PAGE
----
The Henschel Fleugzeugwerke AG designed the Hs 123 as a stop-gap
until a more advanced dive-bomber type should emerge, what ultimately
became the Junkers Ju 87. Henschels first aircraft for the German
forces was designed by a team led by chief constructor Dipl.-Ing. F.
Nicolaus, the Hs 123 V1 D-ILUA, W.Nr.265 (V = Versuchsflugzeug,
test aircraft; W.Nr.: Werknummer = construction number, c/n) flew for the
first time at Johannisthal near Berlin May 8, 1935.
Six more prototypes followed, testing several engines, propellers,
armament, refinements and even an enclosed cockpit; two were rebuilt
to yet another configuration. Despite several mishaps, it was better
than the rival Fieseler Fi 98 and a pre-series of 16 Hs 123 A-0 was
ordered in June 1935, the first was ready in July 1936. A further 229
production Hs 123 A-1 and B-1 aircraft were built by Henschel and AGO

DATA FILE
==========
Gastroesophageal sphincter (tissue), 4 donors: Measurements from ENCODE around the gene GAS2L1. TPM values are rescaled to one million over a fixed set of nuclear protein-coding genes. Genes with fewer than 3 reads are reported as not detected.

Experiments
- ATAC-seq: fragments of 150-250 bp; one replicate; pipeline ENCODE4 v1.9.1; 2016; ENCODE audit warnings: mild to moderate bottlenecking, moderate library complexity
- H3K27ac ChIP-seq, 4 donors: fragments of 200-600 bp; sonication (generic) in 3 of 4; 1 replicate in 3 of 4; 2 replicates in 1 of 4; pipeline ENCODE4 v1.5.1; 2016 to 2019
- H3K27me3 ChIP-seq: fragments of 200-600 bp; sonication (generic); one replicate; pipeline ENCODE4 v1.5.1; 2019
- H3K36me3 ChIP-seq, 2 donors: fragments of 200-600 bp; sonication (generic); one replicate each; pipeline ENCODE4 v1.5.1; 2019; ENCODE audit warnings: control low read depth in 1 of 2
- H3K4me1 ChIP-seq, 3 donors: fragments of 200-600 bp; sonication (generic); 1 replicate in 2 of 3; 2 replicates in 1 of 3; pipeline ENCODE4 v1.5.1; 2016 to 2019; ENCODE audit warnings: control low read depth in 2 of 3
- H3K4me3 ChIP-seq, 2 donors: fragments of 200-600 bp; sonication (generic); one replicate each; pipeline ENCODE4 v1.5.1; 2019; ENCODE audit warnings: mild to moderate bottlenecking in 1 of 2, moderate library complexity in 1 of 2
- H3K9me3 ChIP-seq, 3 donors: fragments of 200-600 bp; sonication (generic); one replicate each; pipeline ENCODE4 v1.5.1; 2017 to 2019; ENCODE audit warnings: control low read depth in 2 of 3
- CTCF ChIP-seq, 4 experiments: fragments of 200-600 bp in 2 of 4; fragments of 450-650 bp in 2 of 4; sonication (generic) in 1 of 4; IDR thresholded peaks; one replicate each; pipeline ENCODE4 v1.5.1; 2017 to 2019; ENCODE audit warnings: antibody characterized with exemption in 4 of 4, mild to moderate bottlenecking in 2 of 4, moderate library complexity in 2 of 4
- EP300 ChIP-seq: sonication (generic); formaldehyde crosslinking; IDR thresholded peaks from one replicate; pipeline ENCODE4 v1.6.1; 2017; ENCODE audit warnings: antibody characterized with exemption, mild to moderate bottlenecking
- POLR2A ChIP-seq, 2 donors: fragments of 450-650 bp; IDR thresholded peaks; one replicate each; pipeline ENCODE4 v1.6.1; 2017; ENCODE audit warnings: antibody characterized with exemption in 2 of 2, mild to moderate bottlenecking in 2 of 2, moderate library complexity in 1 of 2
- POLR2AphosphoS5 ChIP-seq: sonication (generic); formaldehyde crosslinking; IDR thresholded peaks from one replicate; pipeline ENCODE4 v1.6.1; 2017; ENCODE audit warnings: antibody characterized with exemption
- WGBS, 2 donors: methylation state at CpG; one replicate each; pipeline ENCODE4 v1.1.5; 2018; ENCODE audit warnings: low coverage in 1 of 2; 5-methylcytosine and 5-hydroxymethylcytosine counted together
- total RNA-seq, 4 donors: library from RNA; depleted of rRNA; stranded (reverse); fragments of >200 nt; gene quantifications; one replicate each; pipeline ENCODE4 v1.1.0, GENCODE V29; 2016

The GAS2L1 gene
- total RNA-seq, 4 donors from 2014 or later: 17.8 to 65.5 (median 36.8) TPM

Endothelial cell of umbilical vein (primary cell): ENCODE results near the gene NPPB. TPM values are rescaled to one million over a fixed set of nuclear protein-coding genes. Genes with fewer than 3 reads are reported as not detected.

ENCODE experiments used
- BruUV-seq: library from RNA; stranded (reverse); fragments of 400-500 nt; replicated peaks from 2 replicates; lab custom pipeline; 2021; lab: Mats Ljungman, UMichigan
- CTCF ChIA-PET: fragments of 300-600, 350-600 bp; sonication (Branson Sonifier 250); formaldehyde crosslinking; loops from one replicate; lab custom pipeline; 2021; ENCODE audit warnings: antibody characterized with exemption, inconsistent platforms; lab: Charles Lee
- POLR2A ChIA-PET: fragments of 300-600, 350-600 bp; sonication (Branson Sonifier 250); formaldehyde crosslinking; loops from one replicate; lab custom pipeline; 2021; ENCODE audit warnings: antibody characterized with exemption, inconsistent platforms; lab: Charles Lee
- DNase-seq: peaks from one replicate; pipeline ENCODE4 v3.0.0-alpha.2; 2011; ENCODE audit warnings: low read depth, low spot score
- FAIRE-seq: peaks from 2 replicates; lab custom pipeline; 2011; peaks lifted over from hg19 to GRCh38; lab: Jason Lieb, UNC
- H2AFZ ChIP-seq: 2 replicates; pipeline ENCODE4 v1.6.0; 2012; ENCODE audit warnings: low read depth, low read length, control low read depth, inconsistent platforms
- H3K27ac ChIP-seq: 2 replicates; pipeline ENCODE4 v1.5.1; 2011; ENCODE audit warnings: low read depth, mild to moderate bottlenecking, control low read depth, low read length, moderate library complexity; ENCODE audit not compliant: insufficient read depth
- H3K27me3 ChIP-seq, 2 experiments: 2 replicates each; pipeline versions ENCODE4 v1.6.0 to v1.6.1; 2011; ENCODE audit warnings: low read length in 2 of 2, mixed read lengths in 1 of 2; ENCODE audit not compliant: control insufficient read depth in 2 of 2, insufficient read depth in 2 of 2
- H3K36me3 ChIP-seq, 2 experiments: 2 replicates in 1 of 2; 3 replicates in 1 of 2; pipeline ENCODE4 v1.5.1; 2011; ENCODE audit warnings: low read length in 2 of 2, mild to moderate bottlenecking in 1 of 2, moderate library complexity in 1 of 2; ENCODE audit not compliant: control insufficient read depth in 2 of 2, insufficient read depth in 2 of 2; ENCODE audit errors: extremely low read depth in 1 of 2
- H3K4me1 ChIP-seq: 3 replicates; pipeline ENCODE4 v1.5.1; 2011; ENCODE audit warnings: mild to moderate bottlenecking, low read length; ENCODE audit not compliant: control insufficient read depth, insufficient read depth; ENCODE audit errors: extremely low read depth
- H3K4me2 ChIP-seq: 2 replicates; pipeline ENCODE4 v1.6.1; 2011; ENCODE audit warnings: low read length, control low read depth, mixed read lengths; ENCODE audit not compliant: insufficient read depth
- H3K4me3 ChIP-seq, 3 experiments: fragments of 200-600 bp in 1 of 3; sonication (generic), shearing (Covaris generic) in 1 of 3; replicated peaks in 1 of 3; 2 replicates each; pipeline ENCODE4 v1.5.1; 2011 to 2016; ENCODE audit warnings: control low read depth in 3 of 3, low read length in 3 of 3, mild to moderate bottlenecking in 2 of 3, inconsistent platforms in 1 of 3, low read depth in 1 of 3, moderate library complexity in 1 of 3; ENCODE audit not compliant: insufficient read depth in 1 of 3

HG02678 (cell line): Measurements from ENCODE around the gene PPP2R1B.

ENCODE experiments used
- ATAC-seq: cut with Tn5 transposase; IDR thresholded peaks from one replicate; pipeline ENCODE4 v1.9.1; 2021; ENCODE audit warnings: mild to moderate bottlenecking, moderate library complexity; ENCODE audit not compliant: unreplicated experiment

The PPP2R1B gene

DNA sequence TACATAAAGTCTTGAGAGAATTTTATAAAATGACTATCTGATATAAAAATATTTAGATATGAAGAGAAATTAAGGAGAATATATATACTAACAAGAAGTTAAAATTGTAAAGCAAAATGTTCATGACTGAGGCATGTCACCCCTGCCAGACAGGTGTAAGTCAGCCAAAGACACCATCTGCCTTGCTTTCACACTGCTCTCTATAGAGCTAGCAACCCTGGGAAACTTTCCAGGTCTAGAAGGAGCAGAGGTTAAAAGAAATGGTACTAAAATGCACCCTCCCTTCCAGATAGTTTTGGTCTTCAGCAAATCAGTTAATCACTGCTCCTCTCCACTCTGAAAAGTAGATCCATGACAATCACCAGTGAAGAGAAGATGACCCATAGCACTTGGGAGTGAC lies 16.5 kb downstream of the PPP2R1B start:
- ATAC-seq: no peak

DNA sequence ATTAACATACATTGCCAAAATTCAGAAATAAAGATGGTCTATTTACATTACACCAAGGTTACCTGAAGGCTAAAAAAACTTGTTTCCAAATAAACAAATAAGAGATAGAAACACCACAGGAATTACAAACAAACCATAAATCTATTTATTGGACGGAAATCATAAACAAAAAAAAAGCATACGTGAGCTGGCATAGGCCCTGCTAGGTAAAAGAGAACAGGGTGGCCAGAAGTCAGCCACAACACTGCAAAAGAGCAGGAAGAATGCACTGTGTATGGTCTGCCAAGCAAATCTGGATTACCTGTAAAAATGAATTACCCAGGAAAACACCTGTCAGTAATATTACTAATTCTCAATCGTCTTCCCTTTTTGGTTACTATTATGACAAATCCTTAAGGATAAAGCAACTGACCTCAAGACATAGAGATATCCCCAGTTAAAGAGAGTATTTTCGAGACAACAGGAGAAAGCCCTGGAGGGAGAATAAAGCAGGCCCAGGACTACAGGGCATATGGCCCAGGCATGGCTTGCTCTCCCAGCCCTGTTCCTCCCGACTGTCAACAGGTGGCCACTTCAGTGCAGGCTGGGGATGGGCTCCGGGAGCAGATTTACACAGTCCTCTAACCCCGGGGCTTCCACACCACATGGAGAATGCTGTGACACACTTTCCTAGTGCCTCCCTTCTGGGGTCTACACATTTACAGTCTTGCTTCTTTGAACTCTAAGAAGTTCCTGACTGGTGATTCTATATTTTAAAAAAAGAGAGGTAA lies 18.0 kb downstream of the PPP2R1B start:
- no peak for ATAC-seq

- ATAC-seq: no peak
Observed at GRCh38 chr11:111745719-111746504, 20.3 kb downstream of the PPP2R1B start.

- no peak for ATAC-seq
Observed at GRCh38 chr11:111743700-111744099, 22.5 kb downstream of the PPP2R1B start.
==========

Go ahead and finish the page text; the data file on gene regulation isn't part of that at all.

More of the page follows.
Flugzeugwerke, the latter building 129, production ended April 1937.
The Hs 123 shed first blood in 1936 as five aircraft were used by the
Condor Legion in the Spanish Civil war. Later these and 11 more were
sold to the Spanish AF, and 12 were exported to China. The outcome of
a 1938 exercise led the Führungsstab of the Luftwaffe to believe
that an aircraft of this configuration could play no roll in a future
war and withdrew the aircraft from the frontline service, these being
than allocated to dive-bomber trainings units. Henschel and Ago were
instructed to scrap all jigs, models and tools for production.
With the outbreak of WW II the Hs 123 was used in all theatres,
Poland, France, the Balkan and finally Russia and the aircraft was
used up to its limits. It was a big surprise that this aircraft was
such a tremendous success in tactical and aircraft sturdiness
aspects, being also used in the ground-attack configuration. It was
among the very few aircraft that always had operational readiness
during the Russian winter of 1941/1942. The Hs 123 soldiered on until mid-1944.
The Hs 123 was of sesqui-plane planform and foremost metal
construction with fabric-covered parts of the wing and tail unit, the
B-1 was of all-metal construction.